Just before I started my business as a creativity and innovation specialist some 17 years ago, I had a brief moment dabbling with an invention in 1994. Recently someone pointed out that I effectively invented the idea for what became the Amazon Kindle, so I took a look back down memory lane for the original concept that sparked the innovation.
In 1994 I developed ‘The Virtual Bookreader’ – yes I know it’s not a snappy title! :-) An extract from the patent document reveals the purpose:
The virtual bookreader offers a user friendly way to read books using computer based technology. This will be of particular use to frequent travellers who wish to save on luggage space, libraries for multiple book loans and book publishers wishing to enter electronic book distribution.
I registered the design for a year, to enable me to have commercial discussions with a number of large companies about the concept. Unsurprisingly, I got many rejection letters. Even the computer giant IBM even sent me a letter telling me that they did not think it had much commercial potential. Oh dear – how wrong could they be! :-)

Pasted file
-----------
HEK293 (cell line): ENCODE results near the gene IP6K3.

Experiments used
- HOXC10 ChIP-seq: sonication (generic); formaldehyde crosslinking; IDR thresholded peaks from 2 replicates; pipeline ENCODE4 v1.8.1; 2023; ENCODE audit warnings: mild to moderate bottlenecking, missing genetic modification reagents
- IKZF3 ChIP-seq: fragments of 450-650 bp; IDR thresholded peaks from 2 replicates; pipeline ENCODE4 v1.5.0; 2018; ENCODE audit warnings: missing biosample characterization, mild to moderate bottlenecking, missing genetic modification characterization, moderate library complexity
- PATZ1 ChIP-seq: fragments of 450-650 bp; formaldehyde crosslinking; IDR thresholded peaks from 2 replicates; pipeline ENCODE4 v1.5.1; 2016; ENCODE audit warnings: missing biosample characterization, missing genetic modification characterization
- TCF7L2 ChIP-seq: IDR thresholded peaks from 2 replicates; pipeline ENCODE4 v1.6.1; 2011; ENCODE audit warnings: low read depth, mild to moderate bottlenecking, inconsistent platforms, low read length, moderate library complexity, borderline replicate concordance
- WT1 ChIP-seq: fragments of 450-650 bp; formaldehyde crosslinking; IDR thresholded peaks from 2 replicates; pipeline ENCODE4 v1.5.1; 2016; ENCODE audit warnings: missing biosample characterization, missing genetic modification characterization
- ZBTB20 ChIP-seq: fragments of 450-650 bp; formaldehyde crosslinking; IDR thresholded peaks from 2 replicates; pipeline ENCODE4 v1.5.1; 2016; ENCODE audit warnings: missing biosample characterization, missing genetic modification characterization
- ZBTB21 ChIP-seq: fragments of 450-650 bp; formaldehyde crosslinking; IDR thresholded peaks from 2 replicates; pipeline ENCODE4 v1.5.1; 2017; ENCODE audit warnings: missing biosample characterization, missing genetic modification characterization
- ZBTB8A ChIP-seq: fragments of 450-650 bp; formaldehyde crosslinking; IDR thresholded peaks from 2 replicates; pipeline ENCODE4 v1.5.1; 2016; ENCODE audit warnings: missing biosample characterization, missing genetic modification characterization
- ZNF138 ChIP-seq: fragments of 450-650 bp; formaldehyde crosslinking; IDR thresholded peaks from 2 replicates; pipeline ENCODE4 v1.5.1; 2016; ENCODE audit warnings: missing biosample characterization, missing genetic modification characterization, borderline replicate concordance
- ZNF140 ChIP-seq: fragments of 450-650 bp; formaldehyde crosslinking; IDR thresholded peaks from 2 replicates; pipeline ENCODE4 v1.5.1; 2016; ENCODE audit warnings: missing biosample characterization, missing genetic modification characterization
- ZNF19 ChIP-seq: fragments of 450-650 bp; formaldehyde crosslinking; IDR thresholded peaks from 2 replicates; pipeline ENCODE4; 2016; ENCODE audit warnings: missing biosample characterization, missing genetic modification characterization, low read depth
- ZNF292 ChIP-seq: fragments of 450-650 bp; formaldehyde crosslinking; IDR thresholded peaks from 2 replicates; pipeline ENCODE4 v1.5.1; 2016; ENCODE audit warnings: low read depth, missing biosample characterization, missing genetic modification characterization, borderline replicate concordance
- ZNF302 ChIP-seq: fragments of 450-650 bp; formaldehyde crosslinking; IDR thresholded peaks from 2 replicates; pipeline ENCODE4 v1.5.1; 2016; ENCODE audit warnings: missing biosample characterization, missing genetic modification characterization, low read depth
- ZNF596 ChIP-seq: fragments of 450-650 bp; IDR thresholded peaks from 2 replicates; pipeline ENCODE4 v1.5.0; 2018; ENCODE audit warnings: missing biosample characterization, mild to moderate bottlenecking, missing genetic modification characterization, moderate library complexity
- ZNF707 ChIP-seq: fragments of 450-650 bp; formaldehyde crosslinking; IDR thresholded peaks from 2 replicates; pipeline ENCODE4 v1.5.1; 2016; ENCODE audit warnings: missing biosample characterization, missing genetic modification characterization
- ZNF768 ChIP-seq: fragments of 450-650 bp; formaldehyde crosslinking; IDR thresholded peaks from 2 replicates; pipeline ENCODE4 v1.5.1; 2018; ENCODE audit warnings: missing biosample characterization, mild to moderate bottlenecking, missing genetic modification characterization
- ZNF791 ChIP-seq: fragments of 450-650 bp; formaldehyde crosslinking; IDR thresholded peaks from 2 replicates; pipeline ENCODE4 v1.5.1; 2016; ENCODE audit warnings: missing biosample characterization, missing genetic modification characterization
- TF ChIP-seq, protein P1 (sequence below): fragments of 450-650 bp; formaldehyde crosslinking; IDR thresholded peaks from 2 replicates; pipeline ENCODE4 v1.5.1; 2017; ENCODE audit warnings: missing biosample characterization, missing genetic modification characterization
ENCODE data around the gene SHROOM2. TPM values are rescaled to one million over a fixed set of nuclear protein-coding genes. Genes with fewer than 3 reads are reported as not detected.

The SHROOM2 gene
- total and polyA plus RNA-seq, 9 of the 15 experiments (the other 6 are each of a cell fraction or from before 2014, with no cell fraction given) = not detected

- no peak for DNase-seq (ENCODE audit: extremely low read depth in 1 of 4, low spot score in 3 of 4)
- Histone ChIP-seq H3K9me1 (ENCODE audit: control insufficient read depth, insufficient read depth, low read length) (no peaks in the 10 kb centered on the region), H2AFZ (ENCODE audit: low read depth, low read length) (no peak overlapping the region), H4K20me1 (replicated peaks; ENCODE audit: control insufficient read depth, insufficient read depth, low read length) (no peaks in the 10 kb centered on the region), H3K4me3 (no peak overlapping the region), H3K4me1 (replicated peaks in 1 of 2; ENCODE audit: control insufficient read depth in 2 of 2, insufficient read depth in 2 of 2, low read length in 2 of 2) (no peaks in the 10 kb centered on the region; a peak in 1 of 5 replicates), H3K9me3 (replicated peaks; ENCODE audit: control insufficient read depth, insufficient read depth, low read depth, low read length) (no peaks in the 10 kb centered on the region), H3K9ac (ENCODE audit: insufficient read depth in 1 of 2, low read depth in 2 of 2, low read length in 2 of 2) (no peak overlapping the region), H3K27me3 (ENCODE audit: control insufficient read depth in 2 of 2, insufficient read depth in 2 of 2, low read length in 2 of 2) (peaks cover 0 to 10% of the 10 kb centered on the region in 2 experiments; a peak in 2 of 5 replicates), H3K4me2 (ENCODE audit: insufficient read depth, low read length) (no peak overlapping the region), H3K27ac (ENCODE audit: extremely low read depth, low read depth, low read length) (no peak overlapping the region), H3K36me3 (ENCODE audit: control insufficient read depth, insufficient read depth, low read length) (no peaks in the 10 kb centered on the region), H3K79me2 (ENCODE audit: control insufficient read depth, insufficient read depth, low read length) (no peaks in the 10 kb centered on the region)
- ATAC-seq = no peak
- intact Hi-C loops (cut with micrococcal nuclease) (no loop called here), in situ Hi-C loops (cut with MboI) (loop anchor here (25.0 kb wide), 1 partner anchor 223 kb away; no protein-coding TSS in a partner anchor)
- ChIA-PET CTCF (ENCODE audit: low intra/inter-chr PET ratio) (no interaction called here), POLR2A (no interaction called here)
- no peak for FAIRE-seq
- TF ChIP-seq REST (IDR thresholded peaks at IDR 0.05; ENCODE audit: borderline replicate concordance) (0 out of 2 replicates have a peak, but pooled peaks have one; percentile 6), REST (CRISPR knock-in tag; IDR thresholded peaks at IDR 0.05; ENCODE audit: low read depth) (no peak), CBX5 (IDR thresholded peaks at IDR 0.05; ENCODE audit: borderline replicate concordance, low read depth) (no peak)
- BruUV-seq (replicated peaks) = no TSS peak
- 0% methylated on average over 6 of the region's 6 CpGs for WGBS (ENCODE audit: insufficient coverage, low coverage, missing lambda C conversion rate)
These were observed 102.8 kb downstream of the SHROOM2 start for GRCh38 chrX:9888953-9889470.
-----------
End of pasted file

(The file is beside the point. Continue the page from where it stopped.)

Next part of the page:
I did not sufficient money to develop the idea at the time, so I decided to let the patent lapse and publish the idea in my 1st book ‘Best Practice Creativity’, in the hope that someone would take the idea further. It seems they did. Take a look at the original drawing and the modern day Kindle:
What are the innovation lessons we can learn from this?
- Since the Kindle only came out in 2007, it is fair to say that my concept was ahead of a market demand. This serves to demonstrate the importance of timing in innovation. Doh! :-)
- The concept was rejected by many serious companies. This points to the fact that new ideas are inconceivable before they have entered the market. Double Doh! :-))
- Whilst creativity and invention is relatively easy, innovation takes blood, sweat, tears and money. Without sufficient cash to drive the innovation train, it is often better to sell your idea. Even then one needs the skills to crack the corporate hierarchy and persistence / resilience to continue after many tries. In my case, I had a startup business to run, so made the decision not to pursue the invention. Focus matters when running a business. But for a different time …. Doh ! :-)
Feel free to check out Best Practice Creativity – we have a few copies for sale directly. Or mail us (firstname.lastname@example.org) for a free copy of the new book ‘Punk Rock People Management‘. Our previous books are acclaimed by Professor Charles Handy and Tom Peters and, oh yes, the book is available on Kindle at a very attractive price.